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Cam Newton, Luke Kuechly among top 10 players in Panthers history

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Who beats Newton for No. 1 spot on Panthers' all-time top 10 list? (1:26)

David Newton says Cam Newton could one day be the greatest Panther of all time, but right now he would choose a member of the original team, who exemplified what owner Jerry Richardson wanted his organization to be. (1:26)

CHARLOTTE, N.C. -- The Carolina Panthers are preparing for the franchise's second Super Bowl appearance, Feb. 7 against the Denver Broncos in Santa Clara, California. It's a good time to unveil my list of the top 10 players in Panthers history:

10. Jordan Gross: A three-time Pro Bowl tackle who was an anchor of the offensive line for 11 seasons. He started 167 games and probably could have played another season or two had the Panthers not been strapped under the salary cap after the 2013 season. He started every game at right tackle as a rookie in 2003, helping Carolina reach the Super Bowl. The Panthers thought so much of him in 2008 that they used their franchise tag on him. There haven't been many better leaders in the team's history.

9. Ryan Kalil: The best center in Panthers history, and they've had a few good ones. A second-round pick in 2007, Kalil is a five-time Pro Bowl selection, including this season. He's a two-time first-team All-Pro selection and has started 115 of the 118 games in which he played. He has anchored this season's line, which is among the best in the NFL at run and pass protection.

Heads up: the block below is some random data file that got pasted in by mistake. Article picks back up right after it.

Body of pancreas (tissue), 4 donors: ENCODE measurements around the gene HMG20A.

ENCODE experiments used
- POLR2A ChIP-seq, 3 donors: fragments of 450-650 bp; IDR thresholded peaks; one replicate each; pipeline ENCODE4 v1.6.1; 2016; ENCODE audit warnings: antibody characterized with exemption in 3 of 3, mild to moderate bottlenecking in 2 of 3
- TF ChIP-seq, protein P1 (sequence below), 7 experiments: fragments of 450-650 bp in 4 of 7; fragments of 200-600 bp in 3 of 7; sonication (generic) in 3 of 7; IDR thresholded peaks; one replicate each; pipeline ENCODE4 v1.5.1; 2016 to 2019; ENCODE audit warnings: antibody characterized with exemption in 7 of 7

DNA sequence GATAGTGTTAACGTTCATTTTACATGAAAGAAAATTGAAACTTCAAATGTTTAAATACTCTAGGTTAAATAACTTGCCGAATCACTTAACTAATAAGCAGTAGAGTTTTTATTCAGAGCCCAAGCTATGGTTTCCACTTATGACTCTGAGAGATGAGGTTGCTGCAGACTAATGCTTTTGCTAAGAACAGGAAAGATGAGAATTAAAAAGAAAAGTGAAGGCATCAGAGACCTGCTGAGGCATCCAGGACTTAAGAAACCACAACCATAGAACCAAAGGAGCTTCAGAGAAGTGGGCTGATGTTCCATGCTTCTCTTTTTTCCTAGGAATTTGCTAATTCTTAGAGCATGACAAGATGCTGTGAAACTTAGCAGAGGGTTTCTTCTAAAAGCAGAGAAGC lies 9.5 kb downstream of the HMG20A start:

8. Greg Olsen: Wesley Walls would have been in this spot a year ago. But Olsen, a two-time Pro Bowl tight end, has surpassed almost every franchise record Walls established. Acquired in a trade with Chicago for a third-round draft pick in 2011, Olsen owns the team record for receptions (348) and receiving yards (4,311) by a tight end. He has done in five seasons what it took Walls seven to accomplish. Olsen doesn't get the national recognition of fellow tight end Rob Gronkowski, but only Cam Newton has meant more to the Carolina offense over the past five years.

7. John Kasay: Many will remember Kasay for the kickoff that went out of bounds in the final two minutes of Super Bowl XXXVIII following the 2003 season. That gave New England possession at the 40 and set up the game-winning, last-second field goal. But Kasay was the most clutch kicker in Carolina history and one of the original Panthers. He spent 15 seasons with the team and scored a franchise-high 1,482 points. He had four winning kicks during the 2003 Super Bowl run, and had a 50-yarder in the title game.

6. Luke Kuechly: Shouts of "LUUUUKE!" have been reverberating through stadiums since the Panthers made Kuechly, a middle linebacker, the ninth pick of the 2012 draft. He was the NFL Defensive Rookie of the Year that season. He was the NFL Defensive Player of the Year in 2013. He is a three-time Pro Bowl selection and has led the NFL in tackles since he entered the league. He already has two interceptions returned for touchdowns in this year's playoffs. You could make a solid argument to put him in the top three of this list.